Multivariate Analysis as a Network Problem
Ron Breiger, University of Arizona (Sociology)
There was a time when network analysis was concerned exclusively with who-to-whom (“one-mode”) data. Much of the history of network research however has been written as the result of an expanded vision as to what constitutes a network (consider for example: affiliation networks, multi-mode formulations, and McPherson’s ecology of organization types based on overlaps among typical members within an innovative conceptualization of multivariate space). Regression modeling and its many generalizations aim to study networks among variables; relations among the cases are, for the most part, rendered invisible. However, David Melamed (U. of South Carolina) and I and other members of my research group have recently been formulating a dual to regression modeling that I will present and illustrate in this talk. We seek to use the variables to learn about the cases. Building on existing results, bringing them together in new ways and adding a bit, we show how the regression coefficients produced in conventional analyses may be usefully understood as sums across cases and clusters of cases (a two-mode formulation). Predicted values on the outcome variable in logistic (and other) regression models may be seen to be produced from a particular (one-mode projection) network among the cases. Among the gains of our approach: aggregating regression coefficients over an entire sample may mask systematic variability that our approach helps to sort out (some sets of cases may be associated with strong positive effects while others exhibit strong negative effects). We use an analysis of clustering among the cases to help us uncover statistical interactions among variables. We show that standard regression models (and generalizations) can be understood from the perspective of sociological field theory. Rather than “transcending” general linear reality, we seek to get more out of it.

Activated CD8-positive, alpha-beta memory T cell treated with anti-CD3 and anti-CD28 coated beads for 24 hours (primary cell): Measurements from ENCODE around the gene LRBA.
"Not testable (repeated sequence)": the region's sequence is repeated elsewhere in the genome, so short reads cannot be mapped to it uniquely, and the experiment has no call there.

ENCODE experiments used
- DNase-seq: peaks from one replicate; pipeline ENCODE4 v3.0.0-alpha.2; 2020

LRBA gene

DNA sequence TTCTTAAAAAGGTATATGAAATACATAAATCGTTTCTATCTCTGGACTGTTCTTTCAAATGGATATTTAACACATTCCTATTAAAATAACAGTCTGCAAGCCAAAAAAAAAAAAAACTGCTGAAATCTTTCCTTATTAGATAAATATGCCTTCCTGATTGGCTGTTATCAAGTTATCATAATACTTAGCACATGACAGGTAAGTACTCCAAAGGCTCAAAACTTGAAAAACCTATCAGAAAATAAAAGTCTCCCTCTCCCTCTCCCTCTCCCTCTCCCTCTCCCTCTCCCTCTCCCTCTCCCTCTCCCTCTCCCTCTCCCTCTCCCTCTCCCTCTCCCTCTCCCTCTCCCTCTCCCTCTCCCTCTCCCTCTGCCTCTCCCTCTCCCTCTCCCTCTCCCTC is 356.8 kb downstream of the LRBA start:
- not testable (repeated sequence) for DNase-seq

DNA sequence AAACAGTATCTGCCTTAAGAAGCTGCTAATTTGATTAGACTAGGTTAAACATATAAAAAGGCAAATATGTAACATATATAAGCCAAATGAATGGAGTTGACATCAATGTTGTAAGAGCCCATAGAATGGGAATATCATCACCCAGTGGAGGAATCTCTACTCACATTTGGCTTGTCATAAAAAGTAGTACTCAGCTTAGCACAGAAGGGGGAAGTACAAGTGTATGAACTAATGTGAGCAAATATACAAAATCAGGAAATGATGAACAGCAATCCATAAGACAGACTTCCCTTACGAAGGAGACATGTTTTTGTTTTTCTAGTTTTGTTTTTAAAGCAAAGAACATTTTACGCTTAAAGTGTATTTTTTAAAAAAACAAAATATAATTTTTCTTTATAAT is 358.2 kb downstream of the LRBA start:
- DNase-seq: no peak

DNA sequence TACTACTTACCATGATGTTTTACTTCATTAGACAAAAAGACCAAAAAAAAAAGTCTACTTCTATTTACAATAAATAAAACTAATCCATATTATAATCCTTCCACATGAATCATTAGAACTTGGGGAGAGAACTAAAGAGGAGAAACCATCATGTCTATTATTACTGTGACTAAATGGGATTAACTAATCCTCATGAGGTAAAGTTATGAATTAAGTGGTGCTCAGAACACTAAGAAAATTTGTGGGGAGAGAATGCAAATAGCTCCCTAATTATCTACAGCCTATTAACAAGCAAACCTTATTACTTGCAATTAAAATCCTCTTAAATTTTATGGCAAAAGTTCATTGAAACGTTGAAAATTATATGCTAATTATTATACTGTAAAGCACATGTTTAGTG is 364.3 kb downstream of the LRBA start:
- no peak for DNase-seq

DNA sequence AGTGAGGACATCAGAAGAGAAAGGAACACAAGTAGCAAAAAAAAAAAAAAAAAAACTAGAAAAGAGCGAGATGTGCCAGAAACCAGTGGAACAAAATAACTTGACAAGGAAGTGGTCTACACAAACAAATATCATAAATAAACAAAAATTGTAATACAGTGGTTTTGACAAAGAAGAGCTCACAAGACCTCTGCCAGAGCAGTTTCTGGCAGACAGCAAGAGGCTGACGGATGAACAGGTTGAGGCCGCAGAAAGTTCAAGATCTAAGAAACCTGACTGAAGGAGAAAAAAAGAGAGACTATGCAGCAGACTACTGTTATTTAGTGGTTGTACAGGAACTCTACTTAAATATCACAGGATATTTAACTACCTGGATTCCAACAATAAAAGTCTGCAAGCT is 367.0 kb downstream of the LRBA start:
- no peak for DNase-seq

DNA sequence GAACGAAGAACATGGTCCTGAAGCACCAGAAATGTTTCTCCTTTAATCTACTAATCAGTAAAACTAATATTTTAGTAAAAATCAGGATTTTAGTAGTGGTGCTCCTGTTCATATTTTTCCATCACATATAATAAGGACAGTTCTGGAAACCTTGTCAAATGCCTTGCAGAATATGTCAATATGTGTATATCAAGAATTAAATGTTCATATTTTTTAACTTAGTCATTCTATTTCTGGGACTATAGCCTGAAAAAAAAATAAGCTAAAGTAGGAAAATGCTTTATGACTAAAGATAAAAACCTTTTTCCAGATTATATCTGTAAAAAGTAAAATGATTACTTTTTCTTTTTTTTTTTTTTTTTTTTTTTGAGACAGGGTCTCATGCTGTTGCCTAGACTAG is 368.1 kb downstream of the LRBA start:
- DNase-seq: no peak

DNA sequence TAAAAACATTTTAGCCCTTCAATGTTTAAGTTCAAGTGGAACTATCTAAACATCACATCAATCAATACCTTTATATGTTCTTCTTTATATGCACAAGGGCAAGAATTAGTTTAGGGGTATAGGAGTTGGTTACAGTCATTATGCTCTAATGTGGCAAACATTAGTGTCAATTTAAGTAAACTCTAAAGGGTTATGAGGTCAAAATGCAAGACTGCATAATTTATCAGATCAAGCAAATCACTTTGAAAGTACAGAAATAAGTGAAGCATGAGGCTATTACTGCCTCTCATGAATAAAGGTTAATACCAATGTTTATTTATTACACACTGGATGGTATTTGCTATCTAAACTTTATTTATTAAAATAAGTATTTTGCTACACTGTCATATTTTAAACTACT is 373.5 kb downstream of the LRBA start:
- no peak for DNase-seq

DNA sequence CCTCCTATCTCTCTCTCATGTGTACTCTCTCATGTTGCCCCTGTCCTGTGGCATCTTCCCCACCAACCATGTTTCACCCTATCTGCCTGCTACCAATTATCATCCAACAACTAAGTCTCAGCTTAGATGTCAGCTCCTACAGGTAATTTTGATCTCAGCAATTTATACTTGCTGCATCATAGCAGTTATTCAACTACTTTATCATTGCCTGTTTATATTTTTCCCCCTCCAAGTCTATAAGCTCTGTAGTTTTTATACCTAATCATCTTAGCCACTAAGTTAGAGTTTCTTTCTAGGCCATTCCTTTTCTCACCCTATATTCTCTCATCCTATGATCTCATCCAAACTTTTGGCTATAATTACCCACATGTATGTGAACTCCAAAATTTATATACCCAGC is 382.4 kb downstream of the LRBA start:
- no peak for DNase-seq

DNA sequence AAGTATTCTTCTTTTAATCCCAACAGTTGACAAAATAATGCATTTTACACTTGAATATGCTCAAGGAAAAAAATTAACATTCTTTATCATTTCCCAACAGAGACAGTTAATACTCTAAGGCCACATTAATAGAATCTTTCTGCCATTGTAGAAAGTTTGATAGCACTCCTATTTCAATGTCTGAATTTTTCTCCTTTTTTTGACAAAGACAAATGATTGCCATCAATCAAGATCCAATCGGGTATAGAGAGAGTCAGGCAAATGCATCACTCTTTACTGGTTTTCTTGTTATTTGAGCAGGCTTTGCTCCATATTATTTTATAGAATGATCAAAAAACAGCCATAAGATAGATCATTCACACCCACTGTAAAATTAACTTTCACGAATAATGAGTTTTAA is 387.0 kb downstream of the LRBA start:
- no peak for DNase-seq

October, 27 2014 | 12:30 - 14:00 | Gross Hall 230E